Drug firms move PMO against bid to replace gelatin capsules
New Delhi: Indian drug makers have sought the intervention of the Prime Minister’s Office (PMO) against a recently floated government proposal to replace the widely used animal parts-based gelatin capsules with those derived from cellulose.
Currently, 98% of the Indian pharmaceutical industry uses animal parts-based capsules and the government has been pitching for ‘vegetarian capsules’ for the past two years.
But the industry is worried about its potential impact.
Arguing that the replacement of hard gelatin capsules is “totally uncalled for”, representatives of drug makers took up the matter with the principal secretary in the PMO Nripendra Misra recently.
They said the change from gelatin to cellulose capsules will not benefit consumers and will make a dent in the government’s dream of making healthcare affordable.
The experts also raised their concerns with the ministry of health and family welfare and the Drug Controller General of India (DCGI), stating that the move will increase dependence on Chinese companies for cellulose and raw materials.
The government had in September formed an expert committee under the vice-chancellor of KLE University, Belgaum, Karnataka, Prof. C.K. Kokate, to look into the issue.
The panel has been having discussions with various stakeholders.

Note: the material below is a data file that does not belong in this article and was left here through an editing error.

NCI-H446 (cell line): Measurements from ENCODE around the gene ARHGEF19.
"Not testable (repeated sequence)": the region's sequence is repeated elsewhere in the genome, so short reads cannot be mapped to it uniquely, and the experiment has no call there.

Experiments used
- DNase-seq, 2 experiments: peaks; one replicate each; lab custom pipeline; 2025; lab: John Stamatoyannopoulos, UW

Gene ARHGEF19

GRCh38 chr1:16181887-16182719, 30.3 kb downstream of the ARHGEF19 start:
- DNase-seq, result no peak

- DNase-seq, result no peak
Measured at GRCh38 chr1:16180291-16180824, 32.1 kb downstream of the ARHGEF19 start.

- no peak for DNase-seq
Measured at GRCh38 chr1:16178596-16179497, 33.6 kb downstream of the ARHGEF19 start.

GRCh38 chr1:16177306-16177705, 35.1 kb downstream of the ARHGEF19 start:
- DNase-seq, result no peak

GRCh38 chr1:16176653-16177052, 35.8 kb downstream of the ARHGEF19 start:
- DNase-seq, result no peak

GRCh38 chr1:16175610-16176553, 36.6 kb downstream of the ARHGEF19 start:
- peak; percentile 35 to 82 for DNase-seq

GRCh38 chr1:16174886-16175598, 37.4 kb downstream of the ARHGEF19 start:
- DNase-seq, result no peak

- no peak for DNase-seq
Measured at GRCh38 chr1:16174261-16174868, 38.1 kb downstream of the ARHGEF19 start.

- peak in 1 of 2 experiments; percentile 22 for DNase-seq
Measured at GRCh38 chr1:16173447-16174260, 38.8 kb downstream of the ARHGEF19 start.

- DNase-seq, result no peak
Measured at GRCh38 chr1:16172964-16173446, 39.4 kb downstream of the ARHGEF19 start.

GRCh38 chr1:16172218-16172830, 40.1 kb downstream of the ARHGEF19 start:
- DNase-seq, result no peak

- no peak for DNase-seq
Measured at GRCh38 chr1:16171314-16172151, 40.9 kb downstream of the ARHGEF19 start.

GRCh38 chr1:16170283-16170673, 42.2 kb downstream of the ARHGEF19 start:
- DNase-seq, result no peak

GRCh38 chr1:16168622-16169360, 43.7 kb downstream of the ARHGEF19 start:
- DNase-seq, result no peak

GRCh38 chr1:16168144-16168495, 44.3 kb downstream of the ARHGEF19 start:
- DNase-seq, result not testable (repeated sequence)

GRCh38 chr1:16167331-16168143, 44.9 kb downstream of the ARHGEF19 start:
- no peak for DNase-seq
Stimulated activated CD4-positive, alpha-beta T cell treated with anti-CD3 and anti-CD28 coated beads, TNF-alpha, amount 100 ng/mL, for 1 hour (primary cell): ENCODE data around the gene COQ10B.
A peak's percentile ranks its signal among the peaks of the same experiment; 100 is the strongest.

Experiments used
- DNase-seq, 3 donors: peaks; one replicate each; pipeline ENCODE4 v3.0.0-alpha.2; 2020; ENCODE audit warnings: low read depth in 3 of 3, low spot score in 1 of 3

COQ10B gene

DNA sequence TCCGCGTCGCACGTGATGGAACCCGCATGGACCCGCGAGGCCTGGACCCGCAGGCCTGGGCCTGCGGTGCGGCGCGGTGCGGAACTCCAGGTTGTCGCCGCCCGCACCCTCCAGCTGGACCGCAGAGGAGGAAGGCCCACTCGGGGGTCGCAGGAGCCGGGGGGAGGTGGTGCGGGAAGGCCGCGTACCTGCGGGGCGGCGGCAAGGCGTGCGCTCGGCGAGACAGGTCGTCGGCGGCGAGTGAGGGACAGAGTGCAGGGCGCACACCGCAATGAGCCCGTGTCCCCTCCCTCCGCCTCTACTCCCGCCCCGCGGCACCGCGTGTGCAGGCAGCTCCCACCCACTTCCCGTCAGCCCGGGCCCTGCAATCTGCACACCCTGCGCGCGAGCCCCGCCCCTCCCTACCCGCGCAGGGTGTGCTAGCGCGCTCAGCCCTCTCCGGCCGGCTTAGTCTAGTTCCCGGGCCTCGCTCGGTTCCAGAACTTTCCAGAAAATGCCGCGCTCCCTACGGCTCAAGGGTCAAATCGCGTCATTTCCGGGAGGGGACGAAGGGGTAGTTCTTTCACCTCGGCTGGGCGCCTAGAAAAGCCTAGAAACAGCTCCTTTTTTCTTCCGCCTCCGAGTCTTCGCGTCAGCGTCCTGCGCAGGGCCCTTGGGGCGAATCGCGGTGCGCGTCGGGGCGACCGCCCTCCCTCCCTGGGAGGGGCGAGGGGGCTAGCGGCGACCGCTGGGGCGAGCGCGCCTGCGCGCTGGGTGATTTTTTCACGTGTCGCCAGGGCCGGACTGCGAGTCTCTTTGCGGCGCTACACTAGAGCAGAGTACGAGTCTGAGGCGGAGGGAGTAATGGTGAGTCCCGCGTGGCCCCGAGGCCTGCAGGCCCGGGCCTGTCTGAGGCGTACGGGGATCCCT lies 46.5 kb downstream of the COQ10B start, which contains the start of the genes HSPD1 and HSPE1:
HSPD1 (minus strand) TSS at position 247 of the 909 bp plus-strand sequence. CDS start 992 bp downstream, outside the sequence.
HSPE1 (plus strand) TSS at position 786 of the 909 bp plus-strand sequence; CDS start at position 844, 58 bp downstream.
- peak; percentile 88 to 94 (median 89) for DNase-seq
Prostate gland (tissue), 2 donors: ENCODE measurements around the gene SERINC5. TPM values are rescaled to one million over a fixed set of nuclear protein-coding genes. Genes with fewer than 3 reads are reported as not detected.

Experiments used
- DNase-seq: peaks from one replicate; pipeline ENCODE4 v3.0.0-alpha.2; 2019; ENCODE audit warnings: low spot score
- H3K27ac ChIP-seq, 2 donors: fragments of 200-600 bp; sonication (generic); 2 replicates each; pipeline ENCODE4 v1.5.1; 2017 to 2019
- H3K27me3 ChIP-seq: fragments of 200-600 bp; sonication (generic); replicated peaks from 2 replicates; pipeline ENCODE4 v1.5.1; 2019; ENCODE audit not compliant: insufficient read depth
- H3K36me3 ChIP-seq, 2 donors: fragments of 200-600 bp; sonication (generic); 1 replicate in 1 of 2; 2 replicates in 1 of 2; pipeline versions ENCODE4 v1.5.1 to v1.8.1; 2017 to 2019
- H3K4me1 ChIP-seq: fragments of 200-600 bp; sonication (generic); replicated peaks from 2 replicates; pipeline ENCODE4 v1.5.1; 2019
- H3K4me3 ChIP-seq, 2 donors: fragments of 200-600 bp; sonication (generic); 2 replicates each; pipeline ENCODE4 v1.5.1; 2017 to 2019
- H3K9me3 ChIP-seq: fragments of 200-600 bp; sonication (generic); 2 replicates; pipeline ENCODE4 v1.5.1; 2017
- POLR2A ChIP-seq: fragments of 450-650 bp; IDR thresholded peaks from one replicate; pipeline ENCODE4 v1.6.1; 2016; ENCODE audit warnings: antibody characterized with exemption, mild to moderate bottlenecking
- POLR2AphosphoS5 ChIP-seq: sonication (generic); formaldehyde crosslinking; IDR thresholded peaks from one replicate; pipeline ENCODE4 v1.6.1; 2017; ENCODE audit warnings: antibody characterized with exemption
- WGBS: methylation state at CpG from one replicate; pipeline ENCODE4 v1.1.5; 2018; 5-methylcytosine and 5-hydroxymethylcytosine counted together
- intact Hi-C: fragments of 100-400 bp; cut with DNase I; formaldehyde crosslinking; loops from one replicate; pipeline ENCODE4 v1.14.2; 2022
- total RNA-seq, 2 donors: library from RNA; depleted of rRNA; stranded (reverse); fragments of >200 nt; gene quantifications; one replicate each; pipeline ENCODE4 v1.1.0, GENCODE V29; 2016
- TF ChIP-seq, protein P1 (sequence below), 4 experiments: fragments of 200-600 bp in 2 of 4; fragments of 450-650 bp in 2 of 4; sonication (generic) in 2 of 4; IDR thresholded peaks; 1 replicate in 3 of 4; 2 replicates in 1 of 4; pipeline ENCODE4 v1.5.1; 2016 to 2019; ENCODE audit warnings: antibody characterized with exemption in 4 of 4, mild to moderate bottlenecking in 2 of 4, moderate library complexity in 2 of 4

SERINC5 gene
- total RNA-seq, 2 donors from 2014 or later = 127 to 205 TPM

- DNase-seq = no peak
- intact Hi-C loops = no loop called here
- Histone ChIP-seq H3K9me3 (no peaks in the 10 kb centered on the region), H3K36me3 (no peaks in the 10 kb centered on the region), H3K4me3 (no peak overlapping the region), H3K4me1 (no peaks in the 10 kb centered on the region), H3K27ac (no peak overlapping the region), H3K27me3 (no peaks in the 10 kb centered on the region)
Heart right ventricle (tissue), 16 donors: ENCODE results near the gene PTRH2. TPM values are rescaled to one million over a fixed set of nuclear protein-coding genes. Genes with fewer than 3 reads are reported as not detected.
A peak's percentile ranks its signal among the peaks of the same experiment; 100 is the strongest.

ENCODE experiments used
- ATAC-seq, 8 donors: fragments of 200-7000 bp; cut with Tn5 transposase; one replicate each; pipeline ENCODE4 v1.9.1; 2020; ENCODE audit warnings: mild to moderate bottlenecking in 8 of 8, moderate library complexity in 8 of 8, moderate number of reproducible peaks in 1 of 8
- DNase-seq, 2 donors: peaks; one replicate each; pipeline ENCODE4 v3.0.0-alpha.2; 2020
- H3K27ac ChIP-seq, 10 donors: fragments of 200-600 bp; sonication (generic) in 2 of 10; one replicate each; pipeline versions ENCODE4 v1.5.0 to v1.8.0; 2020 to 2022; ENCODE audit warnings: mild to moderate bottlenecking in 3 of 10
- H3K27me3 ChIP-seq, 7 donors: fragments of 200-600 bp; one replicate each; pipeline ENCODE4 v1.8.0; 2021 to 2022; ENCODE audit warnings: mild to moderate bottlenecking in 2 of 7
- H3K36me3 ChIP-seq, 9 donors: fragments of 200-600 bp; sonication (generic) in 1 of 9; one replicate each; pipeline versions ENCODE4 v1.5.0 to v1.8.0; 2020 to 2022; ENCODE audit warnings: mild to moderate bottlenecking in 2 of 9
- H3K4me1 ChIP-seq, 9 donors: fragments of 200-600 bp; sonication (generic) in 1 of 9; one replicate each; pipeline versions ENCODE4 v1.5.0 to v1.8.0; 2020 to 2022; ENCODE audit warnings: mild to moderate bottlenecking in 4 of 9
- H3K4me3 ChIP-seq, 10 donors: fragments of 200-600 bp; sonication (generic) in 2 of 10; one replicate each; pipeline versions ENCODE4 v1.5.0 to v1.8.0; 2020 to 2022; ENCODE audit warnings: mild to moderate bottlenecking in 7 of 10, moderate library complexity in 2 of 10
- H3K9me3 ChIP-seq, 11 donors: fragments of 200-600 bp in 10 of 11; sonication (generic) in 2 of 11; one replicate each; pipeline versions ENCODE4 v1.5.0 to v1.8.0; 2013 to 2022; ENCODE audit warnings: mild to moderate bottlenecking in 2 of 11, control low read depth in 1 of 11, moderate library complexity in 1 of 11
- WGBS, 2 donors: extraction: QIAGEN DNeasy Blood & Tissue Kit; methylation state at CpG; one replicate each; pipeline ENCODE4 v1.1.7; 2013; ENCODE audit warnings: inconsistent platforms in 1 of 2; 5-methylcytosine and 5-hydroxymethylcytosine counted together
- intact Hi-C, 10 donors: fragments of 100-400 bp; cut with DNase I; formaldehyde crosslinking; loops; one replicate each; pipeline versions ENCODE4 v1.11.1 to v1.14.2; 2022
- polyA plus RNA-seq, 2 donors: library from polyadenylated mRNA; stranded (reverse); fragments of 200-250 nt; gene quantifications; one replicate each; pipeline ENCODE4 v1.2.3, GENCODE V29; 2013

“We have been interacting with all the stakeholders and working very carefully on the issue. The report is expected in the next 2-3 months,” Kokate said.
Vegetarian capsules have been backed by Women and Child Development minister Maneka Gandhi.
In 2016, the Drugs Technical Advisory Board (DTAB) had disagreed with a proposal to mark vegetarian capsule packs with a green dot.
Similarly, the Supreme Court had ruled in 2013 that it was not desirable to label lifesaving drugs as vegetarian or non-vegetarian, adding that it should be left to the doctors to decide what was appropriate for a patient. However, the issue came to the fore again in September when DCGI formed the expert committee.
Gelatin is obtained from processed bones, skins and tissues of pigs, cattle and other animals. On the other hand, cellulose capsules are of synthetic origin.
According to industry experts, if implemented, the change-over will result in medicines becoming dearer.
“Cellulose costs 3-4 times more than gelatin. To shift to cellulose, huge investments will be required in plants and machinery, which is most likely to hit the prices of medicines and will jeopardize the government’s move of making healthcare affordable,” said an industry expert on condition of anonymity.
Drug manufacturers are also concerned about sourcing raw material.
While the active pharmaceutical ingredient (API) dependence is already a huge cause of concern, according to industry experts, ushering major changes such as these will further increase dependence on Chinese imports.
Interestingly, cellulose capsules are not used for medicines.
They are only used for nutraceuticals and herbals and, at present, form less than 2% of the total production of capsules.
According to the Indian Drugs Manufacturing Association (IDMA),the consumption of gelatin capsules in the country is about 120 billion every year compared with just two billion cellulose capsules for the same period.
“No one knows the effects of cellulose on medicines. It has to be tested over two-to-three years through the life of a medicine. Both cellulose and gelatin should co-exist and the choice should be left to the patients and the doctors prescribing them,” said another expert from the drug industry.